I put my head and hands through the windshield of my car after hitting a concrete median going way too fast (about 85-90mph and breaking) That pain wasn't so bad. It was a 5. I'm happy I was wearing my seatbelt and I still have my legs and arms though. Oh the not so funny things you do when your drunk. Embarassed

Thanks for informing us Richard. I will surely put this information to use when I keep my headache journals from now on. I do occasionally mark my lay down in bed for days migraines as "10's". I won't do that anymore, instead I will mark them as 8-9's. It makes loads of sense.
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Re: The Pain Scale

Post  02R96 on Sat Feb 13, 2010 9:28 pm

The only time I ever had pain of ten is when I twisted my back (slipping on some ice in my driveway) and the throbbing put me flat on my back in bed unable to move. I stayed there for about 20 minutes until it settled down. I'd get these reoccurring dings (going through the same routine) for about a week until my Chiropractor fixed it for me. That sports fans, was a ten!

Even though my migraines have put me in bed with throbbing headaches, I would describe them no higher than a seven.
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Re: The Pain Scale

Post  Mule Kick on Sun Feb 14, 2010 2:47 am

I have never experienced level 10 pain. I consider the worst pain that I can imagine to be level 10. I imagine that some of the POWs in Viet Nam experienced level 10 pain during their "interrogations".

The worst pain that I have ever had, I call level 9; and I have only been at that level fewer than a half dozen times in my entire life of more than 55 years. Level 9 pain causes my knees to buckle, making standing extremely difficult. The first time I reached that level of pain it caused me to writhe on the floor. None of my nines have been from headache.

The worst headaches have been level 8.
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Re: The Pain Scale

Post  LizzieB on Sun Feb 14, 2010 4:38 am

That's interesting and I understand exactly what you're saying. I guess childbirth wasn't even 10/10, although sometimes when I've got a migraine I think I'd rather be giving birth. I'm sure if I was giving birth though, I'd think the opposite!

If I'm speaking about the pain scale to my GP, I make it clear that it's my own personal migraine pain scale, not relating to any other pain. 10/10 (on my scale) is not very often fortunately, when I am prone, can't move my head/body/open my eyes at all and the nausea is like I'm about to throw up. People probably have worse pain than this during their migraines but that is my worst - so far.

Which brings me to another thing which is how do you guys make it to ER when you're feeling like this. It's at this point I'd want intervention but am unable to move. It's been puzzling me Question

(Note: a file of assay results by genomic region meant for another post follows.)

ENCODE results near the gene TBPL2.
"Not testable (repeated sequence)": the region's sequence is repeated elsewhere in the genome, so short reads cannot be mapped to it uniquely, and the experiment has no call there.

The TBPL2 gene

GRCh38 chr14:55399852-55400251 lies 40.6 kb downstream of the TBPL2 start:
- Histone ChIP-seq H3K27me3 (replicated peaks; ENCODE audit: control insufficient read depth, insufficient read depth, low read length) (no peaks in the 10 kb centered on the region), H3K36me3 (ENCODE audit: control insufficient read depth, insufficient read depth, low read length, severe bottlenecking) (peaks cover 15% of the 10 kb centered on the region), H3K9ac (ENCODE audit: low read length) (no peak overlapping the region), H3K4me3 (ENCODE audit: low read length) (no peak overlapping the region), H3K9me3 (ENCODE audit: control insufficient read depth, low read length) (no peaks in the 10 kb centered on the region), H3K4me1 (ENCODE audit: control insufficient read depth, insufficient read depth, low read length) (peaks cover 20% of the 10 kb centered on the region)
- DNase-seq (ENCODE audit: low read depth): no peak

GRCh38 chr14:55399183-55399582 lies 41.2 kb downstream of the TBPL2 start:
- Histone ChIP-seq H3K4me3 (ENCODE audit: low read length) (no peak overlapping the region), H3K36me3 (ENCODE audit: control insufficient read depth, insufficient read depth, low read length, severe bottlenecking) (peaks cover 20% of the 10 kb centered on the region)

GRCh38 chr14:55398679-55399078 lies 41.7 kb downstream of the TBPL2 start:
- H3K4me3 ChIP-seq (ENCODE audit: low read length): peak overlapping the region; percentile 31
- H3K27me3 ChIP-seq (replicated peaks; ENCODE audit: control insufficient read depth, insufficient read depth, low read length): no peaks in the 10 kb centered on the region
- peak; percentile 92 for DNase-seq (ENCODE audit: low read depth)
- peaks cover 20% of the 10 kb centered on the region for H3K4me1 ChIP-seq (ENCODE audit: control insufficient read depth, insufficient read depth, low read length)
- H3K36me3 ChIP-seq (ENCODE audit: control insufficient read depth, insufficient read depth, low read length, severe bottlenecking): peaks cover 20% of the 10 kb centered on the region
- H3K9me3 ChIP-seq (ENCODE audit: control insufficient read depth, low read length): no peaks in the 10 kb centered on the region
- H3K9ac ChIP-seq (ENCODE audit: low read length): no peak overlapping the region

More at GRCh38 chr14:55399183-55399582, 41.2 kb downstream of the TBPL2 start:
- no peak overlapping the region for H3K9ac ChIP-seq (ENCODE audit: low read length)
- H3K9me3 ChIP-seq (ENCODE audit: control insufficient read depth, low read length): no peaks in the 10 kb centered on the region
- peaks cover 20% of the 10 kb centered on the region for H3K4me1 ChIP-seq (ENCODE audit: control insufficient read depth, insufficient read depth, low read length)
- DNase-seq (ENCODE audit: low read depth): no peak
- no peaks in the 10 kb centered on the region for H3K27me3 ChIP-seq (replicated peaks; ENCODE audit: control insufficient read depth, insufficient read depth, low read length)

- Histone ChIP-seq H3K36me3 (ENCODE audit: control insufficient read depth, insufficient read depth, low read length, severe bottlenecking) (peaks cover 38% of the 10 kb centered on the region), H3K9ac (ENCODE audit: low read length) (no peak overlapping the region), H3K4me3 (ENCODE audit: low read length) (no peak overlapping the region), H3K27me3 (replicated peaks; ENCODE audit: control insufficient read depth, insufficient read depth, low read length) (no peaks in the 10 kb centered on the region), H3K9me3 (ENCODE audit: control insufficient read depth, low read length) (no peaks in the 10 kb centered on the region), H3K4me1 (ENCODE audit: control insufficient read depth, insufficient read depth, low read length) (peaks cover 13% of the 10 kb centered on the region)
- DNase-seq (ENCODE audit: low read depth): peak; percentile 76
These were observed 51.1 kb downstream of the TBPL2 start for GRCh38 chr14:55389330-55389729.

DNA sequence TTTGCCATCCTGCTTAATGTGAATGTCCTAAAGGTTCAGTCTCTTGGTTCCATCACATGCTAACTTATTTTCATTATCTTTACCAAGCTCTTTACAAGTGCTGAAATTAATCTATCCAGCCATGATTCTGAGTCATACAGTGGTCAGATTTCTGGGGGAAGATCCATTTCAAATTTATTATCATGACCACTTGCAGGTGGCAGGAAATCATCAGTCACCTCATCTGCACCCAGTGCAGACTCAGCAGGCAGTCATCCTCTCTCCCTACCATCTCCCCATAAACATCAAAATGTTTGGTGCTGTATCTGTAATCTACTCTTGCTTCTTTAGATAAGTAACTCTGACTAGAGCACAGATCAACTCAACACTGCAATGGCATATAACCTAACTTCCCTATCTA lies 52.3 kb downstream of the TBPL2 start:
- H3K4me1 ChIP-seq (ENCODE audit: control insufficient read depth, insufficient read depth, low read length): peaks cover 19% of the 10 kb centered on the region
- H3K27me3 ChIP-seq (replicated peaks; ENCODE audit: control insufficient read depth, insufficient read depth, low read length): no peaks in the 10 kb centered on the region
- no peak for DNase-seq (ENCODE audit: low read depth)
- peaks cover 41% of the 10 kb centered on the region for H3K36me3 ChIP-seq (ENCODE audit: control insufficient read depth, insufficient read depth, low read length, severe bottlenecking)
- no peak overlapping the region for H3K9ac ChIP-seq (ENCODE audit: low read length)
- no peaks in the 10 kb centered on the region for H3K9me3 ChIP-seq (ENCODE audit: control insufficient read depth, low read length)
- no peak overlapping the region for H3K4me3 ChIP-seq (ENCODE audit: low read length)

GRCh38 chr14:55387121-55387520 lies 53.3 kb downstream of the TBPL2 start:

Liz cat
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Re: The Pain Scale

Post  Sara79 on Sun Feb 14, 2010 6:48 am

DH and I are both migrainers (our house is a triptan's play zone) and on occasion we are each other's drivers for the doc/er visit to finally go the injectable route. I know I've done the naughty and described dh's current episode as an 11 for one of his migraines. What I meant about that was that for what his 'normal' migraine is pain wise, this is off the chart for his migraine pain.

Since we've been seeing the same pcp for almost 10 years now the doc knows what I mean by the statement, and that I'm using a specific 'migraine only' 1-10 scale. I know I shouldn't use a personal scale, but when dh's pulling his own hair out, cause it distracts him from the migraine pain, he's at an 11. Thankfully our doc really knows the 2 of us, and understands that if we're coming in for the tordol/compazine injections, we're at our oral medication limit and still in severe pain (or dh's too nauseous to go the oral med route)

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Re: The Pain Scale

Post  Stillhurtin on Sun Feb 14, 2010 8:16 am

Helpful info Richard. I always think those scales are so lame...with the smiley face pics by the numbers....so when they ask me out of 10 where is my pain I say 20.

I will have to shift that, though I must comment I have never NOT been taken seriousely.....(Though I have only gone to ER in SERIOUSLY scary episodes, where it was apparent in many other ways that I was in no way in ok shape!!)
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Re: The Pain Scale

Post  moominamy on Sun Feb 14, 2010 9:39 am

Good point Richard Smile

I have passed out with migraine pain a few times and for me this is a 10 (as Brenda says, most of the scales used here a 10 is the worst pain you've ever felt, but I can't see it being worse than the point of passing out!)